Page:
Businesses appealing, complement neighborhood

By By Eric Cormier / American Press

William “Dub” Henning experiences satisfaction when he looks at Oak Crossing at the intersection of Nelson and Ham Reid roads.

The development that he started has 35,000 square feet of office space situated on 20 acres of land. Standing in the center

of the business park are a number of majestic oak trees, which led to the property’s name.

According to Henning, the buildings were designed in a French vernacular architectural style. Of that style, Oak Crossing’s

website says, “Found primarily in Louisiana and in many early settlements along the Mississippi River; this style exhibits

the influences of two major French-speaking immigrant populations, the Cajuns and the Creoles.”

As appealing to the eye as the buildings are, they also complement the homes nearby.

Henning built in what the Calcasieu Parish Police Jury defines as the Nelson Road Overlay District, which was founded in 2004,

according to officials.

The district — which spans a two-mile stretch of the unincorporated section of Nelson Road south of Country Club Road and

north of Tank Farm Road — has a set of rules and guidelines that dictate commercial development.

“It’s good. It can be tweaked in some areas, but it is important to keep continuity,” Henning said.

The zoning code stipulates how buildings should look, landscaping, and even how the grounds should be lit.

Henning said the area where Oak Crossing was built is designated for professional-service-type businesses. Farther south,

retail stores are allowed.

Lake Charles architect Jeff Kudla is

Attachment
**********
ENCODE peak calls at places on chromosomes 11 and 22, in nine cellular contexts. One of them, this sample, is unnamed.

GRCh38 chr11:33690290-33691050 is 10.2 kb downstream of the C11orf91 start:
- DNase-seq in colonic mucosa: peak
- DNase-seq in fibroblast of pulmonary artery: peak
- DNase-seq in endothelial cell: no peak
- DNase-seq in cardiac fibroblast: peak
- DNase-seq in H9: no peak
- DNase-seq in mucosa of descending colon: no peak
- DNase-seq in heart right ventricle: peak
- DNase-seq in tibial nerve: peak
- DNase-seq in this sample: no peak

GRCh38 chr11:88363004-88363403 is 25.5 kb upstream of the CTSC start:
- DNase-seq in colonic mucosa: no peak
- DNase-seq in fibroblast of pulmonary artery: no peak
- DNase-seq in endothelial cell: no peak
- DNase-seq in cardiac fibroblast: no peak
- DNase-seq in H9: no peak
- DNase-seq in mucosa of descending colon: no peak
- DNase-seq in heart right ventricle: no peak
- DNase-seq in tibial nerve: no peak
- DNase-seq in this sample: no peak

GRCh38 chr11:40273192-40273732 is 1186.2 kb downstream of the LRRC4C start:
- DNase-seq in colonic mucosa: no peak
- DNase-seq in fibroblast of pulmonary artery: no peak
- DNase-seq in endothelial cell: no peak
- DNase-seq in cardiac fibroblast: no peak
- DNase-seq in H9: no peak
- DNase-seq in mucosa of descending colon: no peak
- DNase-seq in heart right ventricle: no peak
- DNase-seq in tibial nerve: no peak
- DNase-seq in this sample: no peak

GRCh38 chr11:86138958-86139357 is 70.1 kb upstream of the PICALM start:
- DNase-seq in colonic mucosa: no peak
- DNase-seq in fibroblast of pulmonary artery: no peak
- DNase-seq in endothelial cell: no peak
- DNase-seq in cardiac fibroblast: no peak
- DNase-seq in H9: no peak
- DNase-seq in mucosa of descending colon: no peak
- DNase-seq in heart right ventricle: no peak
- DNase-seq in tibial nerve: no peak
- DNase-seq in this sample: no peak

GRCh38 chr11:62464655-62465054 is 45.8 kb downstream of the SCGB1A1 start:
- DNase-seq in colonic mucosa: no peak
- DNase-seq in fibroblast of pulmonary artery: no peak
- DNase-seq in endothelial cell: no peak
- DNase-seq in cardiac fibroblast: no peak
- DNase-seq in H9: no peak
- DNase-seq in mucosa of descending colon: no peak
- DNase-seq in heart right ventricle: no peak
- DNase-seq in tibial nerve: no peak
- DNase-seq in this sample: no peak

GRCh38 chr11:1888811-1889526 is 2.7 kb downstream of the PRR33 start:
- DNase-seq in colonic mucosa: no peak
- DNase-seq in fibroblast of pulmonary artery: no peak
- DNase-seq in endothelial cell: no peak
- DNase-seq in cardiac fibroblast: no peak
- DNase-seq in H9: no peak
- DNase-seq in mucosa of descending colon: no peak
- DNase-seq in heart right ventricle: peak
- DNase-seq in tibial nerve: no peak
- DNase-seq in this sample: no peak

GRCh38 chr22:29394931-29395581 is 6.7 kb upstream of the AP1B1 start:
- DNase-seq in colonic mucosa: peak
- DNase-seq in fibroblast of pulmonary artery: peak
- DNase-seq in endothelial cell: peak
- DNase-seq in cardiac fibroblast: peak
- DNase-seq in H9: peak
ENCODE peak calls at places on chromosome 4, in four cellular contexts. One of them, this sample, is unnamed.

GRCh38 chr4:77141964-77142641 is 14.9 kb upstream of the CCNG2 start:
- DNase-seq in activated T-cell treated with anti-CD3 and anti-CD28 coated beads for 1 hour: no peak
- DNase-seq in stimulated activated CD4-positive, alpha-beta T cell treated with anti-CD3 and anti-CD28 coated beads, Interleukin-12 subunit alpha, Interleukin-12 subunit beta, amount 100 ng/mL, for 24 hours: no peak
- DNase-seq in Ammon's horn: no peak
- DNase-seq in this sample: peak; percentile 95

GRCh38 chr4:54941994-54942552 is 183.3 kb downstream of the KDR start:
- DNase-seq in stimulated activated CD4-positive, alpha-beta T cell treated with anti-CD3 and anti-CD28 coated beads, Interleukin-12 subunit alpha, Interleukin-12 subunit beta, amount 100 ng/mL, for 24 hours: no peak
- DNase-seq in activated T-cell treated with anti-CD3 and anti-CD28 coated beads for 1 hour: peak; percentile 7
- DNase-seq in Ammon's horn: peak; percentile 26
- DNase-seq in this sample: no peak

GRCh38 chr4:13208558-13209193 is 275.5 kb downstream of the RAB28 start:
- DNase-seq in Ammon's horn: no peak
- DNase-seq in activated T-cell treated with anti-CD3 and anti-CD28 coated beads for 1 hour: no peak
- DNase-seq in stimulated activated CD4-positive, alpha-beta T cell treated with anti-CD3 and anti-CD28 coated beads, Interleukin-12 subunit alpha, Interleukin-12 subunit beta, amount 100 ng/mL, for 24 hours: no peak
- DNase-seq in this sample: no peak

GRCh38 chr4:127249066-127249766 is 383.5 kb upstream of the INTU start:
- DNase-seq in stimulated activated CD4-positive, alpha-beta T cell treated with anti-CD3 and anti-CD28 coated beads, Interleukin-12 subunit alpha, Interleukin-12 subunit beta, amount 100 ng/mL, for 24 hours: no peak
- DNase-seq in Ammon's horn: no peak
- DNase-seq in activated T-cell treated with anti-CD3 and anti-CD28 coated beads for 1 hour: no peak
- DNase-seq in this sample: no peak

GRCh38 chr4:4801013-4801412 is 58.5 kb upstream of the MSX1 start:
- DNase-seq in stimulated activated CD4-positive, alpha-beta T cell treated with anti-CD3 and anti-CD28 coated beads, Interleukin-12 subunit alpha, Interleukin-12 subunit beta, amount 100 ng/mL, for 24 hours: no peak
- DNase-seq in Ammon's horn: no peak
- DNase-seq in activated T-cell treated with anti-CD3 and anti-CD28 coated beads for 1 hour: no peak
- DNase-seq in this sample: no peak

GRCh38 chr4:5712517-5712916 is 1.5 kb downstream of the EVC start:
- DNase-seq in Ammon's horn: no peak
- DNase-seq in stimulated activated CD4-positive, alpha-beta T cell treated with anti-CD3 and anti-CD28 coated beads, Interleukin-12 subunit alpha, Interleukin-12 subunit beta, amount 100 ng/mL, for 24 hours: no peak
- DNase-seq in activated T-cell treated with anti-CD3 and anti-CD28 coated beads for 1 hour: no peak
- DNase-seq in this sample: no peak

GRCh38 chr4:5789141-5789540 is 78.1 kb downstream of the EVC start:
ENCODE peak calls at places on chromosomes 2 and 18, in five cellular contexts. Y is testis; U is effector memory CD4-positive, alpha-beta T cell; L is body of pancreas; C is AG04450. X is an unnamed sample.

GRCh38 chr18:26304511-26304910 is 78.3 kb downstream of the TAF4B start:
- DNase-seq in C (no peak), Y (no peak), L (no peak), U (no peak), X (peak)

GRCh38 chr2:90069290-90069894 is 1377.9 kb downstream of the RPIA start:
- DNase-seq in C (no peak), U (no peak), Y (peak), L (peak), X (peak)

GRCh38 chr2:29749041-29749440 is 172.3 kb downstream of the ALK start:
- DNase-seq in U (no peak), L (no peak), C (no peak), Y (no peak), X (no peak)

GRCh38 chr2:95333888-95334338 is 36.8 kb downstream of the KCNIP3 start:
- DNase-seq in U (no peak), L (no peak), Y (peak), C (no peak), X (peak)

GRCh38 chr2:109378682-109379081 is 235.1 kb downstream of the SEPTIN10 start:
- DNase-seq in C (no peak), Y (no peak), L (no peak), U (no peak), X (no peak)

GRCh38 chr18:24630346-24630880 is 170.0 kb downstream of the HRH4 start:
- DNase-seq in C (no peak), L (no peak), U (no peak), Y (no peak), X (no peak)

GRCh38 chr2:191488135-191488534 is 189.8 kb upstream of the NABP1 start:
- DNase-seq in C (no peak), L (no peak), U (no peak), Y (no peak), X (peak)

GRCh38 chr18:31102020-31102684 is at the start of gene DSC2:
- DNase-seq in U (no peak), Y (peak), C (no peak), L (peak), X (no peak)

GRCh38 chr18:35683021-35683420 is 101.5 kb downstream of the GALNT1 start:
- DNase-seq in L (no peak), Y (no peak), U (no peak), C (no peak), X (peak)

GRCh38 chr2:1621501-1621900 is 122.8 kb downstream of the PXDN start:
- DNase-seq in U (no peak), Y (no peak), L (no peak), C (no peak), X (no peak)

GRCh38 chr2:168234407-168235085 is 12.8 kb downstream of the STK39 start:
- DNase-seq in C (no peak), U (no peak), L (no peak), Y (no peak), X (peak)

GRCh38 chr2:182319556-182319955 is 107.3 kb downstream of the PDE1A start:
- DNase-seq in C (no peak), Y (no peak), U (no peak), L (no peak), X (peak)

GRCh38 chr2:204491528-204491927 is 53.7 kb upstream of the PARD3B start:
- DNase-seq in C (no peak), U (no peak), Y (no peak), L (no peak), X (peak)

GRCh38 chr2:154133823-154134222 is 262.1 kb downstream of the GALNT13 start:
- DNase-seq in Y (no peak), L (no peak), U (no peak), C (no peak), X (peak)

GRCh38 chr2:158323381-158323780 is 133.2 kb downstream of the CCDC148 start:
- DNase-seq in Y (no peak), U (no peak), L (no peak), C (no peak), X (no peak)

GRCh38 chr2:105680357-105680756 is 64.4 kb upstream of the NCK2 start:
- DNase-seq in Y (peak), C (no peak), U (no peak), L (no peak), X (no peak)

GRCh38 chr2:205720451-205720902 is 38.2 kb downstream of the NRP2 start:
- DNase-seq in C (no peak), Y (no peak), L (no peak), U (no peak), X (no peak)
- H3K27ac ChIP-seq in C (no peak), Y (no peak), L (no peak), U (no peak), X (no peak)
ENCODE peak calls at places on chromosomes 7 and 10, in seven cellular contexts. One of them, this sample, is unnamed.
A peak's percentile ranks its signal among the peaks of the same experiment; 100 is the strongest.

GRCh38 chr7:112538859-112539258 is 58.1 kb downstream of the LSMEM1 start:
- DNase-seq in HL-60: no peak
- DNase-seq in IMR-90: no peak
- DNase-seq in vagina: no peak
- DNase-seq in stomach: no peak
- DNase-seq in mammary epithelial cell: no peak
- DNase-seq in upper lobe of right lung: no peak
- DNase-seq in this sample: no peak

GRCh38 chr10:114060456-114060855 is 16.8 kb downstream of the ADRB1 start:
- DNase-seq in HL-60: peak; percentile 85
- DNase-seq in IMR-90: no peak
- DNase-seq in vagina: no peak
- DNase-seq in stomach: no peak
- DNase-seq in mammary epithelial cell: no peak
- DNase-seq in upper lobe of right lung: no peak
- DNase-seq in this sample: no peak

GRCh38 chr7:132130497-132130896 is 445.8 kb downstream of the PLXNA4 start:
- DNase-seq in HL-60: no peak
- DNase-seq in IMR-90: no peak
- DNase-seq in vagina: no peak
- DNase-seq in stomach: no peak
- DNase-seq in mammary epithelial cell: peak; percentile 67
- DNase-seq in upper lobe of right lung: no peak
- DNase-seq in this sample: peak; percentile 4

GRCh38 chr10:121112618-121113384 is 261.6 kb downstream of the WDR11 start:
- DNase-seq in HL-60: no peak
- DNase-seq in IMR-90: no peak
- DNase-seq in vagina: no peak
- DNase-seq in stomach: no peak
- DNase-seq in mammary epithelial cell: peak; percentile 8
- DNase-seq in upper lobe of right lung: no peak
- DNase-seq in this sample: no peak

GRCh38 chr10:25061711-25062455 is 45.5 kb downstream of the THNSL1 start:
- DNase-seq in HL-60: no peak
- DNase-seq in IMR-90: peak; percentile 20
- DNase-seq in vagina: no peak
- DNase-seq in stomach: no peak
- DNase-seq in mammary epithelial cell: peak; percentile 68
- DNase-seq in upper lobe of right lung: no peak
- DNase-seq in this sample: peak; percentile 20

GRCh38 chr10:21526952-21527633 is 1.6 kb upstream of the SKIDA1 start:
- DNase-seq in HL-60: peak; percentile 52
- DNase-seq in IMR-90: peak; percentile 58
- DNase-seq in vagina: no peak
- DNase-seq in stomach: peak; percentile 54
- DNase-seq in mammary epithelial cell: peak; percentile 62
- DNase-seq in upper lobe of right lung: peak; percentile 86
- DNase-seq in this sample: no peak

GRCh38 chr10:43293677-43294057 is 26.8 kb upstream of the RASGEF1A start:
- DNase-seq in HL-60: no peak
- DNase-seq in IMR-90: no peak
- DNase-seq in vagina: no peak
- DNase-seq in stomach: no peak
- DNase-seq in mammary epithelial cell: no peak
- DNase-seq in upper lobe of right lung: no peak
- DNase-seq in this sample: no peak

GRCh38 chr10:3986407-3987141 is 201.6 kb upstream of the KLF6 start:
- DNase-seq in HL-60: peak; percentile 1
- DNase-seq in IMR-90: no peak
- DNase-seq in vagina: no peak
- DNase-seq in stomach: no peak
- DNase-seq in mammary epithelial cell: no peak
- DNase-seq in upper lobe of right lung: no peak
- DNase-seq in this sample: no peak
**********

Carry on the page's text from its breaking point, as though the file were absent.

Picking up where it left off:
overseeing the completion of a convenience store at 5841 Nelson Road. He

said the guidelines

cause developers to spend more on their projects, but that

property values in the district will remain strong in the long

term.

“Basically, everything that is built

has to look like a home to maintain the residential culture even though

these are businesses,”

he said.

The owners of the convenience store probably would have built a metal building because the materials would have been cheaper,

Kudla said.

He designed a multipurpose store with red brick and shingles on the roof. It looks similar to the homes a few hundred yards

away.

“Yes, it is a big upfront investment, but you don’t loose the value. I’ve seen these in places like Austin, Texas, and Broward

County, Fla.,” he said.

Wes Crain, director of the parish’s planning and development office, said the district was created in anticipation of economic

growth due to Nelson Road being expanded to five lanes.

He recalled rumors in the early 2000s — which proved true — about Memorial Hospital being interested in constructing a new

medical facility near Nelson Road.

“As a result, the parish felt it would

become a commercial corridor,” Crain said. “Before the overlay district

was created,

land in that area was zoned residential or mixed use. Now,

development can happen but we also protect the residential character.”

Developers and builders who need variances have to present plans to the Nelson Overlay District Review Board, which will pass

recommendations to the Police Jury.

Crain said the zoning policy works and that eventually more businesses will locate on the southern section of Nelson Road.

“That will happen as the city grows and the population continues to move south,” he said. “This ordinance ensures that the

neighborhoods will be protected.”